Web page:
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Resources and Support for Navigating Grief and Loss

Related to my recent blog post, I wanted to share some resources that I and other friends who have lost loved ones have found helpful during the dynamic and evolving process of grief:

  • I found comfort and support in The Dinner Party‘s grief group for parent loss as well as other online resources (TDP is a community of 21-45 year olds who have each experienced the loss of a parent, partner, child, sibling, other close family member, or close friend). @TheDinnerParty
  • Megan Devine’s book, “It’s OK That You’re Not OK” (@RefugeInGrief)
  • Shelby Forsythia’s book “Your Grief, Your Way: A Year of Practical Guidance and Comfort After Loss”
  • “Snapshots of Life After Loss” is a beautiful book of short interviews and reflections with grievers of all ages, circumstances, and backgrounds. A shout-out to the work of @LunaPeakFoundation @SnapshotsofLifeAfterLoss generally.
  • In Los Angeles, Our House Grief Support Center is a wonderful organization providing grief support groups and services to people in LA County. They also have excellent, free resources on the website.
  • Anderson Cooper’s podcast series, “All There Is” – an exploration of loss and grief, reflecting on the deaths of his brother and mother, and having illuminating conversations with others (Stephen Colbert, Molly Shannon, etc.) about their grieving processes and reflections.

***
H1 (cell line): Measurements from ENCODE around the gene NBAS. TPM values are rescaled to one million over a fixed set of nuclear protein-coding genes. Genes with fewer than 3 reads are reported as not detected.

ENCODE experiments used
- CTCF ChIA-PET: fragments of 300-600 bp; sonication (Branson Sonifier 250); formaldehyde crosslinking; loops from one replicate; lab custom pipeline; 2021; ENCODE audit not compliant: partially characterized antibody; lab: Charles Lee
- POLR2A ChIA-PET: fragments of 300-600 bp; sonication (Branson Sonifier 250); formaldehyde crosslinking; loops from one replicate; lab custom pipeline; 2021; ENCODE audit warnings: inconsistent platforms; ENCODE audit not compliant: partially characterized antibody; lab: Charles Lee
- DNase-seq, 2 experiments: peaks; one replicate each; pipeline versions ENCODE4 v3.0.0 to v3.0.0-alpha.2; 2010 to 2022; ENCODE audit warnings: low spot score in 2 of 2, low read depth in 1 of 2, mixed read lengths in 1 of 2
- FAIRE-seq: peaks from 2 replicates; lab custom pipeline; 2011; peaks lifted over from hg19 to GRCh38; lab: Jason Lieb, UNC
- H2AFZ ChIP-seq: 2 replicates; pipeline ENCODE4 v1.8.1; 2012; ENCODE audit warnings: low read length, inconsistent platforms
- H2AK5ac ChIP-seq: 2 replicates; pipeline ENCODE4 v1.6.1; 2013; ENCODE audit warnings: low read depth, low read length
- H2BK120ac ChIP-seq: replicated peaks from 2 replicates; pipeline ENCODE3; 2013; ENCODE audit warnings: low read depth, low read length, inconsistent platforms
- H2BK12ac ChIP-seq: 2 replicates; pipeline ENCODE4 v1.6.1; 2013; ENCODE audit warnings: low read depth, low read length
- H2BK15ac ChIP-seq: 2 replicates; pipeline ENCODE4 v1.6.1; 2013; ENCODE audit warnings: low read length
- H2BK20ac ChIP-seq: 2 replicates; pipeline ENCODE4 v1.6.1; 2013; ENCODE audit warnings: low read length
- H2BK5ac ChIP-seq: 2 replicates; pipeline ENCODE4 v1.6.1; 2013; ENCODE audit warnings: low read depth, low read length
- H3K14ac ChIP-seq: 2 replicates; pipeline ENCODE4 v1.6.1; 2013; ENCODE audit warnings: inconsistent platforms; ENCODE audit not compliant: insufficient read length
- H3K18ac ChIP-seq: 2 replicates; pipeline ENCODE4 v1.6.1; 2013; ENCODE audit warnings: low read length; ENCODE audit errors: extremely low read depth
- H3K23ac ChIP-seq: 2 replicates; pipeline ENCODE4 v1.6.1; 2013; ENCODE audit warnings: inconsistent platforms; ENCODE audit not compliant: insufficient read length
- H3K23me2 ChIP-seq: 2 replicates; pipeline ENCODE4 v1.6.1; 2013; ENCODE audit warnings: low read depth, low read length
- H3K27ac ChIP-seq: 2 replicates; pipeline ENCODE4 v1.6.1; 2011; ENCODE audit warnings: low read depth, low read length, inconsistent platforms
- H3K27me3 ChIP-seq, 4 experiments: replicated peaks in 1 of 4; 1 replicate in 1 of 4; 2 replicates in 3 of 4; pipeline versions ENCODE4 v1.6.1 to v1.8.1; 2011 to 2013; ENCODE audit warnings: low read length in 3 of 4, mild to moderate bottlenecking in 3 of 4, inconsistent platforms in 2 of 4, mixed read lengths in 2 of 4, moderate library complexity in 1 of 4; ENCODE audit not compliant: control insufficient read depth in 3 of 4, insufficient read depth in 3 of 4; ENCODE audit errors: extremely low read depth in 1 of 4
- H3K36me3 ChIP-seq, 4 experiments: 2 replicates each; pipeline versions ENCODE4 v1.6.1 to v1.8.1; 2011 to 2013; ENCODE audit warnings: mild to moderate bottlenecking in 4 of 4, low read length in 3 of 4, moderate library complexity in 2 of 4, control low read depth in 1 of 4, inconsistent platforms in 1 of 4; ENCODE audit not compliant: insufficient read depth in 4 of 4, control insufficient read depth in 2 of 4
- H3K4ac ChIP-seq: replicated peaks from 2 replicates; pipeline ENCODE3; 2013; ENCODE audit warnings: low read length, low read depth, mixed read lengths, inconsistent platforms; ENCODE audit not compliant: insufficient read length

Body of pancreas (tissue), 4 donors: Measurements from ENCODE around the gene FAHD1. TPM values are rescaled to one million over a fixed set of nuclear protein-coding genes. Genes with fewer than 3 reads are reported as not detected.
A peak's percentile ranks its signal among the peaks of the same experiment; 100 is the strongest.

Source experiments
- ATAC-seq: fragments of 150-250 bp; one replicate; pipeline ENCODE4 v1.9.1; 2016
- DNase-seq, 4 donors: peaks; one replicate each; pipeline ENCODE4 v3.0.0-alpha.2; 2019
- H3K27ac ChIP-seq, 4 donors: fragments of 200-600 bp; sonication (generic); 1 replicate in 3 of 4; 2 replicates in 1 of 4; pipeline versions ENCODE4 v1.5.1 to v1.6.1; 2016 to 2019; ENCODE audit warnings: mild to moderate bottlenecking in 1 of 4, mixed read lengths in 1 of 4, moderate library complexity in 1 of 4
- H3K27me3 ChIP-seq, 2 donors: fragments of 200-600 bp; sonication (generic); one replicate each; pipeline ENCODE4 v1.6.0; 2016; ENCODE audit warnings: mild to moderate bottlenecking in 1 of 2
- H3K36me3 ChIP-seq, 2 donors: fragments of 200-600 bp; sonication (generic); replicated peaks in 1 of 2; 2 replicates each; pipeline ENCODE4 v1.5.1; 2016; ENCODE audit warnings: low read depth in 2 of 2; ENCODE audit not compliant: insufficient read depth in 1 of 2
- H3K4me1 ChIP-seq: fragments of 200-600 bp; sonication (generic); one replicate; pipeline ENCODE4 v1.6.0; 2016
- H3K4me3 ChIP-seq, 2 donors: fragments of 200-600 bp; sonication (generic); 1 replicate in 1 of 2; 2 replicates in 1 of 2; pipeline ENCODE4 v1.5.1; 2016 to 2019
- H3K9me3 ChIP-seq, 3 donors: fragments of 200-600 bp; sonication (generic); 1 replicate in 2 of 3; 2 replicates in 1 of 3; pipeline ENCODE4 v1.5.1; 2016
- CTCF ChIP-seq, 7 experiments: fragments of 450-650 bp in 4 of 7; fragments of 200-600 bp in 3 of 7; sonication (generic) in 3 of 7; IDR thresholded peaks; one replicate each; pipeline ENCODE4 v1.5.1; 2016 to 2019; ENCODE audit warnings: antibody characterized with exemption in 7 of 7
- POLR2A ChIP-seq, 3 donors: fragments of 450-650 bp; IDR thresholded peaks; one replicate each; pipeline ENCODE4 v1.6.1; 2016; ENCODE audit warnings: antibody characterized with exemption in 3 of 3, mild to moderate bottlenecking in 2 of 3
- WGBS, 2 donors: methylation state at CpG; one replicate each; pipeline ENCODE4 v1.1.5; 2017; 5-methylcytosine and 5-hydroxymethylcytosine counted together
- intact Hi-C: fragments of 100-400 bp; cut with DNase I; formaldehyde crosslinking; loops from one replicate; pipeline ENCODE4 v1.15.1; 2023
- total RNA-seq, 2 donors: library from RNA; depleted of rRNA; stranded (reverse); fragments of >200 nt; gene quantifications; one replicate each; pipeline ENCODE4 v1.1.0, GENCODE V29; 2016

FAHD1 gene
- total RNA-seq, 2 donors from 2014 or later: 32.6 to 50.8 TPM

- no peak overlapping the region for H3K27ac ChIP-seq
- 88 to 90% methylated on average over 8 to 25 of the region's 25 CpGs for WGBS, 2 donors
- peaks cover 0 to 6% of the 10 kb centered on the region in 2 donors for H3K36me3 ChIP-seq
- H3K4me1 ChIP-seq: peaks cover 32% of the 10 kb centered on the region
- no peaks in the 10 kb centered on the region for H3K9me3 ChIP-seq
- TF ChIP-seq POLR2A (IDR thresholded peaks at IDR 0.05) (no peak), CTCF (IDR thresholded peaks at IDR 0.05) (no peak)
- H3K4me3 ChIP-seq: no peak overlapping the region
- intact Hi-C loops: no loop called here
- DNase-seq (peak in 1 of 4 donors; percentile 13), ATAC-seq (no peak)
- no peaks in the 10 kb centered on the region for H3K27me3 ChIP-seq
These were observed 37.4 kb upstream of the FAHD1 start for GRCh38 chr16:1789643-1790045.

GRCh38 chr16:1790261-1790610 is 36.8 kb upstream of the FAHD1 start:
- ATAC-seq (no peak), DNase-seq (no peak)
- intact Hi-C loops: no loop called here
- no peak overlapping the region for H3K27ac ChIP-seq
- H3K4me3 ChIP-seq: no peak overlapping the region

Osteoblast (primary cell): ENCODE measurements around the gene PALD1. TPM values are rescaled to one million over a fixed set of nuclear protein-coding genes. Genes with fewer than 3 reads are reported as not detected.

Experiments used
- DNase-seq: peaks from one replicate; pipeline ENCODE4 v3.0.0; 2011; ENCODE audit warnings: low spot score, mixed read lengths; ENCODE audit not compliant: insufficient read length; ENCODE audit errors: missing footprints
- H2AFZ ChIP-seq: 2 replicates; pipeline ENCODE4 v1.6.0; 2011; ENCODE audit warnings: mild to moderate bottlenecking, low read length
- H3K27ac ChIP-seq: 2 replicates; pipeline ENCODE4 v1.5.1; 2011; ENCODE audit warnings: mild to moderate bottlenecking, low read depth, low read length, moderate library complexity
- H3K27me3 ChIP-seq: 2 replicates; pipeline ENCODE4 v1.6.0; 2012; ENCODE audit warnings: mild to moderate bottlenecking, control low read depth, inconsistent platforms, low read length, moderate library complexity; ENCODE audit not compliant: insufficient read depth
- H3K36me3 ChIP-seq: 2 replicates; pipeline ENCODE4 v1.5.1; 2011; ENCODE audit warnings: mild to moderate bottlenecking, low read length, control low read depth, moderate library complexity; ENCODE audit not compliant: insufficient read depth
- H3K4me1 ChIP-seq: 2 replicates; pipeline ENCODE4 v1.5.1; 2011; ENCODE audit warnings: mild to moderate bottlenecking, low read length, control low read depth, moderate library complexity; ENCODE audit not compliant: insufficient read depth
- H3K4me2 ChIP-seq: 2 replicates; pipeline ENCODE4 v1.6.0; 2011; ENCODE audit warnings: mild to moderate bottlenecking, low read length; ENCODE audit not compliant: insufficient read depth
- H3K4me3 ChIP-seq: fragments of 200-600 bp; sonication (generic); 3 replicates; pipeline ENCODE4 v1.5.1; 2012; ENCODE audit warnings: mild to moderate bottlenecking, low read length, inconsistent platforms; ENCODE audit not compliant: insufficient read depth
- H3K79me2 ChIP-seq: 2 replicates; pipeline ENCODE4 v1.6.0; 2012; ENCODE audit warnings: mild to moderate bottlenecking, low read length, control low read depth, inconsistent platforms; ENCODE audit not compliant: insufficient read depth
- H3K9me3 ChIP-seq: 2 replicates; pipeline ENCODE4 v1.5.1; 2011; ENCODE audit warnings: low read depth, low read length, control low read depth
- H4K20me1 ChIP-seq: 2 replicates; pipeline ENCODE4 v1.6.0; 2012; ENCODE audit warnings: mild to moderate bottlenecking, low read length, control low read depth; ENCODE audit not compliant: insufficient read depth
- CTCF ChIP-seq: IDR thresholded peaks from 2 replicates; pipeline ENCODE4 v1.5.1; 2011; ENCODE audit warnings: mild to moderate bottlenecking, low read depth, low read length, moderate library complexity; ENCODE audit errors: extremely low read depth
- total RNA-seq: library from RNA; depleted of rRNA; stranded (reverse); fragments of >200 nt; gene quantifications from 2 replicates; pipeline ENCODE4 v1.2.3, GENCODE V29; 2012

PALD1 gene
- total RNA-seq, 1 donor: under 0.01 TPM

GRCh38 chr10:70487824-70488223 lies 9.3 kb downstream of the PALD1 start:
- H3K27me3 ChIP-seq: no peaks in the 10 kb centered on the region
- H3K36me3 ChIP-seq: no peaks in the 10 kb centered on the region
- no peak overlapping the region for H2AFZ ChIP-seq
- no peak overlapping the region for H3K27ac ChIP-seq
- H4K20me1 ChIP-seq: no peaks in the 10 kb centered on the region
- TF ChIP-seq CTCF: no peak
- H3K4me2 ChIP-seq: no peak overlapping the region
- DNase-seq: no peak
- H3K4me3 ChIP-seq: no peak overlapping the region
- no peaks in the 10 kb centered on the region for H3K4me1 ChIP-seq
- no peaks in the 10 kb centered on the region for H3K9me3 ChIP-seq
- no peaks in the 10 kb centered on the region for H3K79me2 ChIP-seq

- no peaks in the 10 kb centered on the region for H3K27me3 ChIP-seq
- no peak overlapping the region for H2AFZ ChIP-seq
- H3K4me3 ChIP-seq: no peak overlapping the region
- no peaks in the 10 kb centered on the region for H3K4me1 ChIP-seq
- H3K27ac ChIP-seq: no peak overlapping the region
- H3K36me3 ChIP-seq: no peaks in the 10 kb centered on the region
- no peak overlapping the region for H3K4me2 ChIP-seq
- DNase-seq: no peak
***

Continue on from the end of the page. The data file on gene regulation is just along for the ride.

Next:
• Age-appropriate books for talking with young children about grief:
    • “The Rabbit Listened” by Corri Doerrfield
    • “Ida, Always” by Caron Levis
    • “The Goodbye Book” by Todd Parr
    • “Something Very Sad Happened: a Toddler’s Guide to Understanding Death” by Bonnie Zucker
    • “I Miss You: A First Look at Death” by Pat Thomas
    • “The Dead Bird” by Margaret Wise Brown
  • Other IG accounts which may be of support at various times in your unique grieving process: @TheGriefCase , , @IAmDavidKessler , @GriefYoga , @LoveNotestoGrievers
  • From my friend Talia: We are a grief-illiterate society but also terrible at addressing mortality in general. She finds comfort in following @GoingwithGrace on IG (real name: Alua Arthur) “who balances directly confronting death every day with finding extreme joy in being alive.”
  • From my friend Laura: following @ClaireBidwellSmith on IG (a grief therapist and author), and Gina Moffa’s book, “Moving On Doesn’t Mean Letting Go: A Modern Guide to Navigating Loss.”

If blog readers have other resources to offer which have been helpful to you and your grieving process, please send me a note so I can add them to this list (with your permission).

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